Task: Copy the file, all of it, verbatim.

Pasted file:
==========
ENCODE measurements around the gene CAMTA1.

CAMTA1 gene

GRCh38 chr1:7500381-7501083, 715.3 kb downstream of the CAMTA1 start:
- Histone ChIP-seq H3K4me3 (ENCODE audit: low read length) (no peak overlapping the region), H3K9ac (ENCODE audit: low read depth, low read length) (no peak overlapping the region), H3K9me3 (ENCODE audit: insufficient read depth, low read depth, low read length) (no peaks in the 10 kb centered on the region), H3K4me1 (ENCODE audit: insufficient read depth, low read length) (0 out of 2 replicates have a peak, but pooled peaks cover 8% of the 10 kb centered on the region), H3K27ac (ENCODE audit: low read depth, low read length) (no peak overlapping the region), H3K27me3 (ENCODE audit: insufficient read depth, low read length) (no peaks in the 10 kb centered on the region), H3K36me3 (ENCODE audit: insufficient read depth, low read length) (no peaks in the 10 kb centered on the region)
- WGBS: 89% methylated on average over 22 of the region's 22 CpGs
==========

ENCODE measurements around the gene CAMTA1.

CAMTA1 gene

GRCh38 chr1:7500381-7501083, 715.3 kb downstream of the CAMTA1 start:
- Histone ChIP-seq H3K4me3 (ENCODE audit: low read length) (no peak overlapping the region), H3K9ac (ENCODE audit: low read depth, low read length) (no peak overlapping the region), H3K9me3 (ENCODE audit: insufficient read depth, low read depth, low read length) (no peaks in the 10 kb centered on the region), H3K4me1 (ENCODE audit: insufficient read depth, low read length) (0 out of 2 replicates have a peak, but pooled peaks cover 8% of the 10 kb centered on the region), H3K27ac (ENCODE audit: low read depth, low read length) (no peak overlapping the region), H3K27me3 (ENCODE audit: insufficient read depth, low read length) (no peaks in the 10 kb centered on the region), H3K36me3 (ENCODE audit: insufficient read depth, low read length) (no peaks in the 10 kb centered on the region)
- WGBS: 89% methylated on average over 22 of the region's 22 CpGs